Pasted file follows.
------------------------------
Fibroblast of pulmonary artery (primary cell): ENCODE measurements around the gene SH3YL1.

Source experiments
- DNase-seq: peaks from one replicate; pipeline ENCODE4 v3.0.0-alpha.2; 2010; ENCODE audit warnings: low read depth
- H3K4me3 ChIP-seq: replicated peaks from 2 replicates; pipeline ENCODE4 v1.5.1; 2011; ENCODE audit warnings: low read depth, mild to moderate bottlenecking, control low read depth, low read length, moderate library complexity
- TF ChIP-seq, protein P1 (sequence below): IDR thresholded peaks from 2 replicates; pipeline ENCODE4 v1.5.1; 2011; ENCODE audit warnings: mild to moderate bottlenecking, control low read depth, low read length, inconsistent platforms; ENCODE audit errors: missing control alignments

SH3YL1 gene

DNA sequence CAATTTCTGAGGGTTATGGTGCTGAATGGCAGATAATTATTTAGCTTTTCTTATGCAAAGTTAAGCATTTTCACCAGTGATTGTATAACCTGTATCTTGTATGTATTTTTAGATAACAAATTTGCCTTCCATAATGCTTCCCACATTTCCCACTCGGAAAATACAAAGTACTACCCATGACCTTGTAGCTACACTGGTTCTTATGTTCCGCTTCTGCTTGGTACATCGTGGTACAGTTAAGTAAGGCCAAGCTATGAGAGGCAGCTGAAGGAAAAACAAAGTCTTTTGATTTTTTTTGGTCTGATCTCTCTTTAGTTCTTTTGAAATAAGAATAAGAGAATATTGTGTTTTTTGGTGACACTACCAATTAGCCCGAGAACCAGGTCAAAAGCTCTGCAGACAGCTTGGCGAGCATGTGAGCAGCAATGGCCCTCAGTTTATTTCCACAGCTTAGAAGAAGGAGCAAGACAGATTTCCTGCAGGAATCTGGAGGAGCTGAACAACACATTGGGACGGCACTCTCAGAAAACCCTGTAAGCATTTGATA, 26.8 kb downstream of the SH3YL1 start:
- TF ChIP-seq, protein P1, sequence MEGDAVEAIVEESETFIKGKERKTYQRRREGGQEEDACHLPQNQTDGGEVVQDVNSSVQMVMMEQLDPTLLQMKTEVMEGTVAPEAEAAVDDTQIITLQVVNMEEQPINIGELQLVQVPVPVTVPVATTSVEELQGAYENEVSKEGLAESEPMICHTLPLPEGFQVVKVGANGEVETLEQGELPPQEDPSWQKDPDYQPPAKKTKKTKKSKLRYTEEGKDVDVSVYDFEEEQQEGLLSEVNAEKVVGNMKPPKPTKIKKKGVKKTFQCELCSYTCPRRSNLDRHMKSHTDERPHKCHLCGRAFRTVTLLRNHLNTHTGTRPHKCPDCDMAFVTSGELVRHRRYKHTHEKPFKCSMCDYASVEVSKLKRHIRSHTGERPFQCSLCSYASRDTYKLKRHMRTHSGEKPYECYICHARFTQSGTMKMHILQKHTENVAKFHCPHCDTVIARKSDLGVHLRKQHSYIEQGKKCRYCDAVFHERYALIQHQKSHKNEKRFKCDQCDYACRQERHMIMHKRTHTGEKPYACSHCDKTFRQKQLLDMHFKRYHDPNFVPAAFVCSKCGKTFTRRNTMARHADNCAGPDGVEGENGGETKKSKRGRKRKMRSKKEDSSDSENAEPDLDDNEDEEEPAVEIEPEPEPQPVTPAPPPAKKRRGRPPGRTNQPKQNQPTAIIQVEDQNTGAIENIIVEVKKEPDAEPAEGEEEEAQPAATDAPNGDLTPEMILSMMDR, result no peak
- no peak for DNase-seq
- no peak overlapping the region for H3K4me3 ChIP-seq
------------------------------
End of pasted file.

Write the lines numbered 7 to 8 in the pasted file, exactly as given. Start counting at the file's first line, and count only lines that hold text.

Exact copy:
DNA sequence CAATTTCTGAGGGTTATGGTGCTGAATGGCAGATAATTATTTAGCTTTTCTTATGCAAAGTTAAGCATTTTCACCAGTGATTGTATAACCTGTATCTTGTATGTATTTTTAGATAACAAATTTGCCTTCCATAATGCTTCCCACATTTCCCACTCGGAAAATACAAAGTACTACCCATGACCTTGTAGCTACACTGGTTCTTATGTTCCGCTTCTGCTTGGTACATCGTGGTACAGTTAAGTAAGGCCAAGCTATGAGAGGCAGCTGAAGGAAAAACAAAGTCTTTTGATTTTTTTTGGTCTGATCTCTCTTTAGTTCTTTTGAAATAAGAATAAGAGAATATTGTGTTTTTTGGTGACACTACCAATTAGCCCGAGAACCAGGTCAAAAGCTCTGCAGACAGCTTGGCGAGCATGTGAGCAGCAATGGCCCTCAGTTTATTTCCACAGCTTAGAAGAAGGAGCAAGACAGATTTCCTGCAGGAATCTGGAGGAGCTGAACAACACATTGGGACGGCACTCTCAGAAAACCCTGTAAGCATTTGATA, 26.8 kb downstream of the SH3YL1 start:
- TF ChIP-seq, protein P1, sequence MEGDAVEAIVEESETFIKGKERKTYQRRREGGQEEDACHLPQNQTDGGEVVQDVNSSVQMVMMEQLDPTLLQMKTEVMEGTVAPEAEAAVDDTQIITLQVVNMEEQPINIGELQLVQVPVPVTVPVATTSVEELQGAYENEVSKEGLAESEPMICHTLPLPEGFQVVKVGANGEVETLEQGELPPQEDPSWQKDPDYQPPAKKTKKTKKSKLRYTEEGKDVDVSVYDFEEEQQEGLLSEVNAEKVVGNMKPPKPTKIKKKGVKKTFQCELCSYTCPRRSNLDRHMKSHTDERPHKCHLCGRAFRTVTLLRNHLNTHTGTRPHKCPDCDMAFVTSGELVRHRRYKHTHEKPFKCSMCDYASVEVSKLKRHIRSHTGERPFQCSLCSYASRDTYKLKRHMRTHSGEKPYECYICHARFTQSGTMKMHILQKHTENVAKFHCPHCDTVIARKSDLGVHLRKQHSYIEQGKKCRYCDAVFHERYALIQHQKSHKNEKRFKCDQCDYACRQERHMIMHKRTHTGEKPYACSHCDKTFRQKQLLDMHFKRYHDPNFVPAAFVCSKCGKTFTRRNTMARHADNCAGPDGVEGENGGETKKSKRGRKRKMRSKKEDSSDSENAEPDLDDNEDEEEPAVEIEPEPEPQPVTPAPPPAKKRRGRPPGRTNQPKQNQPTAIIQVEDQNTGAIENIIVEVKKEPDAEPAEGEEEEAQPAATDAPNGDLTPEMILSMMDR, result no peak